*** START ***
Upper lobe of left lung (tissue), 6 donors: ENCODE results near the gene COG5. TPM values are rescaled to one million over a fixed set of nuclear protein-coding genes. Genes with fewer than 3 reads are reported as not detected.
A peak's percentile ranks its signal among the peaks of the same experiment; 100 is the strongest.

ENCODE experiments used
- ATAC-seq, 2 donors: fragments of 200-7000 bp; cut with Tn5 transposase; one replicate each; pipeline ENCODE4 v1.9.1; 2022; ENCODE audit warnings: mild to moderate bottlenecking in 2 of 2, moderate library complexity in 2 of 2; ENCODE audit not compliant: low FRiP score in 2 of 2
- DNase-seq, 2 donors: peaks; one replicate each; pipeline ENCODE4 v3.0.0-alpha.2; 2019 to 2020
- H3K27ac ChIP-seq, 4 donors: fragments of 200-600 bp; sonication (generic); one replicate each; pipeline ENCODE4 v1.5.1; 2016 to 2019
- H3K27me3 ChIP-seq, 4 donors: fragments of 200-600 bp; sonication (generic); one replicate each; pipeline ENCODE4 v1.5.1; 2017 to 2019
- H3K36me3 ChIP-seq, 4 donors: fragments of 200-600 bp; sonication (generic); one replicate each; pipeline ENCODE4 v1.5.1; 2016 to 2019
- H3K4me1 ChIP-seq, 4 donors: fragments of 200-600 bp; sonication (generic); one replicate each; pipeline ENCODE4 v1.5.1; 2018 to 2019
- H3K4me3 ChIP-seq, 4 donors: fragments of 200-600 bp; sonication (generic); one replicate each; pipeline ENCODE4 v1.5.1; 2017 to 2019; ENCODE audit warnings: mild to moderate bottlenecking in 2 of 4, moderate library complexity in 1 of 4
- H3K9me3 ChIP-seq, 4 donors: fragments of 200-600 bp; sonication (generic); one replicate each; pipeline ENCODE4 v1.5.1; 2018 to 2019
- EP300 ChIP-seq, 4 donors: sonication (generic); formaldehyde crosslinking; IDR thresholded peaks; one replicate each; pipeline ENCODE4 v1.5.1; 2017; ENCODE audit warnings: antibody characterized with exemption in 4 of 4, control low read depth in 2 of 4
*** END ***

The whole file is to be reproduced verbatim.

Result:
Upper lobe of left lung (tissue), 6 donors: ENCODE results near the gene COG5. TPM values are rescaled to one million over a fixed set of nuclear protein-coding genes. Genes with fewer than 3 reads are reported as not detected.
A peak's percentile ranks its signal among the peaks of the same experiment; 100 is the strongest.

ENCODE experiments used
- ATAC-seq, 2 donors: fragments of 200-7000 bp; cut with Tn5 transposase; one replicate each; pipeline ENCODE4 v1.9.1; 2022; ENCODE audit warnings: mild to moderate bottlenecking in 2 of 2, moderate library complexity in 2 of 2; ENCODE audit not compliant: low FRiP score in 2 of 2
- DNase-seq, 2 donors: peaks; one replicate each; pipeline ENCODE4 v3.0.0-alpha.2; 2019 to 2020
- H3K27ac ChIP-seq, 4 donors: fragments of 200-600 bp; sonication (generic); one replicate each; pipeline ENCODE4 v1.5.1; 2016 to 2019
- H3K27me3 ChIP-seq, 4 donors: fragments of 200-600 bp; sonication (generic); one replicate each; pipeline ENCODE4 v1.5.1; 2017 to 2019
- H3K36me3 ChIP-seq, 4 donors: fragments of 200-600 bp; sonication (generic); one replicate each; pipeline ENCODE4 v1.5.1; 2016 to 2019
- H3K4me1 ChIP-seq, 4 donors: fragments of 200-600 bp; sonication (generic); one replicate each; pipeline ENCODE4 v1.5.1; 2018 to 2019
- H3K4me3 ChIP-seq, 4 donors: fragments of 200-600 bp; sonication (generic); one replicate each; pipeline ENCODE4 v1.5.1; 2017 to 2019; ENCODE audit warnings: mild to moderate bottlenecking in 2 of 4, moderate library complexity in 1 of 4
- H3K9me3 ChIP-seq, 4 donors: fragments of 200-600 bp; sonication (generic); one replicate each; pipeline ENCODE4 v1.5.1; 2018 to 2019
- EP300 ChIP-seq, 4 donors: sonication (generic); formaldehyde crosslinking; IDR thresholded peaks; one replicate each; pipeline ENCODE4 v1.5.1; 2017; ENCODE audit warnings: antibody characterized with exemption in 4 of 4, control low read depth in 2 of 4